Nigel John Pickering

I remember you at Womad when I recognised your straw-hatted head rising above the crowd and your face creased into that smile and you roared “David” when you saw me. 

I remember your infinite patience with me as you steered me through the workings of a new IT system. 

I remember your infectious enthusiasm as you gave me copies of all the CDs Portico, your most recently discovered band, had released. 

I remember how the doctors’ common room hushed when you gave your thoughts, knowledge and advice on a difficult case.

I remember your excitement at going to London and choosing paintings from the Arts  Council to hang on the walls of  the new surgery.

I remember the huge lighthouse that rose from your head at Kate Badcock’s leaving party, continuing the practice tradition of silly hats at practice parties.

I remember your kind, caring and gentle manner with the elderly patients in the Day Hospital.

I remember you not being afraid to give me a hug when I needed one.

I remember your return from holidays on Colonsay, re-energised by Hebridean sea and air.

I remember the selfless hours you put in for the Parkinson’s Society.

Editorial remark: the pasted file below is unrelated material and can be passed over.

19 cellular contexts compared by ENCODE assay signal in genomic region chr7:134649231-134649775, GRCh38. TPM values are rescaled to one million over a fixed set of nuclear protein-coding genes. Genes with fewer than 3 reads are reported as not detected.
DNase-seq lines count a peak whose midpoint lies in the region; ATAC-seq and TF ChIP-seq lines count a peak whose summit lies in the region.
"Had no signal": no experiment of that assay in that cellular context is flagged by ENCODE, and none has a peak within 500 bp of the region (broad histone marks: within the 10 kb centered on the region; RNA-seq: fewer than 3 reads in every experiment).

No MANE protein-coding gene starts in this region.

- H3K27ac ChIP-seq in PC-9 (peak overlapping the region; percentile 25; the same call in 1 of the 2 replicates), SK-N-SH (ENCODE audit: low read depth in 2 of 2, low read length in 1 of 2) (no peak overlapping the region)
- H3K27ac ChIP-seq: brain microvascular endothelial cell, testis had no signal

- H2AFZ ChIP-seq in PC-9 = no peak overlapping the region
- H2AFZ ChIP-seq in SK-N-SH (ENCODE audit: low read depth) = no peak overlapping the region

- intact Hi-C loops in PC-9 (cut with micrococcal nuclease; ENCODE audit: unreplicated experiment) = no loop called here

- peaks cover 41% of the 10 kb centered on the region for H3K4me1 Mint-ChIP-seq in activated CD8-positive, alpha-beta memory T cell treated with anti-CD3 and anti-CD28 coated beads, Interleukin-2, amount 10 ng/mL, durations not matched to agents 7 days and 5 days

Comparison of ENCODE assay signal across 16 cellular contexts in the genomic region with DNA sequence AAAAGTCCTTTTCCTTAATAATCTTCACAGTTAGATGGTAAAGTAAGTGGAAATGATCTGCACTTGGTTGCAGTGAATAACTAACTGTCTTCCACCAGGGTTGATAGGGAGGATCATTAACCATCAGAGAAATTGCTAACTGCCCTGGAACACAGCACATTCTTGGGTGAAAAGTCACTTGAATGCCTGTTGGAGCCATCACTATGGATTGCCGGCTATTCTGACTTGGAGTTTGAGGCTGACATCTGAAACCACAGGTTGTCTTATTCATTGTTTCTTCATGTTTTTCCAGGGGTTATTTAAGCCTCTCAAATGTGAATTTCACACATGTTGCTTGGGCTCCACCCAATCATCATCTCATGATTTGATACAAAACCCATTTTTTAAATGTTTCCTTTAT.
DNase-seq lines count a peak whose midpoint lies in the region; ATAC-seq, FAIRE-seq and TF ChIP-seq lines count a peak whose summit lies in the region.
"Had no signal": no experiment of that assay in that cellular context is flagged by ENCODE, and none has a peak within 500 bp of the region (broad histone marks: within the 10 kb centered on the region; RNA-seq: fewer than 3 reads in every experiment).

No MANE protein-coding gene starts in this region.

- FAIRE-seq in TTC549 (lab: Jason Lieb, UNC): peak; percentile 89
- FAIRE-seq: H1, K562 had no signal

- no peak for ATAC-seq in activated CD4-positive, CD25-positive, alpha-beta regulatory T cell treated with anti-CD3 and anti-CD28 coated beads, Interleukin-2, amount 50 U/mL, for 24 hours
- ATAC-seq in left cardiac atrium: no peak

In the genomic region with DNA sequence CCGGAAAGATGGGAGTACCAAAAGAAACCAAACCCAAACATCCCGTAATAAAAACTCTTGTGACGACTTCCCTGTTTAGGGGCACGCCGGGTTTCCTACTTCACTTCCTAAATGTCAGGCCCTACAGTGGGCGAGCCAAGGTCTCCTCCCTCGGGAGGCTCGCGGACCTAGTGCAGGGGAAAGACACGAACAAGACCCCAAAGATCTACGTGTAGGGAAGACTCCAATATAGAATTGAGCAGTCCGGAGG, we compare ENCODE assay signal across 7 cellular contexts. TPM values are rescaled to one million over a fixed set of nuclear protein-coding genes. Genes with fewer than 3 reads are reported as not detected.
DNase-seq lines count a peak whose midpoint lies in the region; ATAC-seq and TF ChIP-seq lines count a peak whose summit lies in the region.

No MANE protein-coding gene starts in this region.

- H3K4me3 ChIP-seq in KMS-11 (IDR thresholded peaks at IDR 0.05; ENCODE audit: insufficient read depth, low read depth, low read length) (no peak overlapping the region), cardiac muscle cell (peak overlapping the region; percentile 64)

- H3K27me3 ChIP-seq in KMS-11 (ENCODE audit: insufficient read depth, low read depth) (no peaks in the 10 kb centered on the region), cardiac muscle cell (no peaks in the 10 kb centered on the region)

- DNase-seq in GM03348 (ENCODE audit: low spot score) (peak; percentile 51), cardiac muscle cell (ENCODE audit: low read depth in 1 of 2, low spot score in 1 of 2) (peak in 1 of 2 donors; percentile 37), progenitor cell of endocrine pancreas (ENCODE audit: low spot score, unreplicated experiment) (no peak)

I remember your “working day” assessment that led us to finding time to have regular workable daily doctors’ meetings that didn’t yet again fall by the wayside, and which enriched and strengthened the practice. 

I remember driving you to Oxford for chemotherapy and how you explained in dispassionate, inquisitive, scientific fashion the “awake and conscious” brain surgery you had undergone.

I remember your chuckles at the staff Christmas party “guess which knobbly knees belong to which doctor” game.

I remember your informed, pragmatic, deeply knowledgeable, holistic, and compassionate approach to general practice. 

I remember how much all your patients and the staff of the primary care team loved and respected you.

I remember you watching Six Nations rugby, after a huge Vietnamese lunch at a practice get together, enjoying the thrill of a good try, and not realising it would be the last time we would all meet together.

I remember your modesty when you showed me your magnificent, intricate watercolours of Patagonian succulent plants. 

I remember your deep, resonant, measured voice that never needed to be raised to be heard and listened to. 

I remember you as a wise, caring, supportive, smiling partner and friend for over thirty years.

I will remember all these things, and so many more, and so many more. 

“For a man lives as long as we carry him inside us,

For as long as we carry the harvest of his dreams,

For as long as we ourselves live,

Holding memories in common, a man lives.”*

* From “So Many Different Lengths of Time” by Brian Patten. 


David Charles

Are you sure you wish to delete your condolence message ?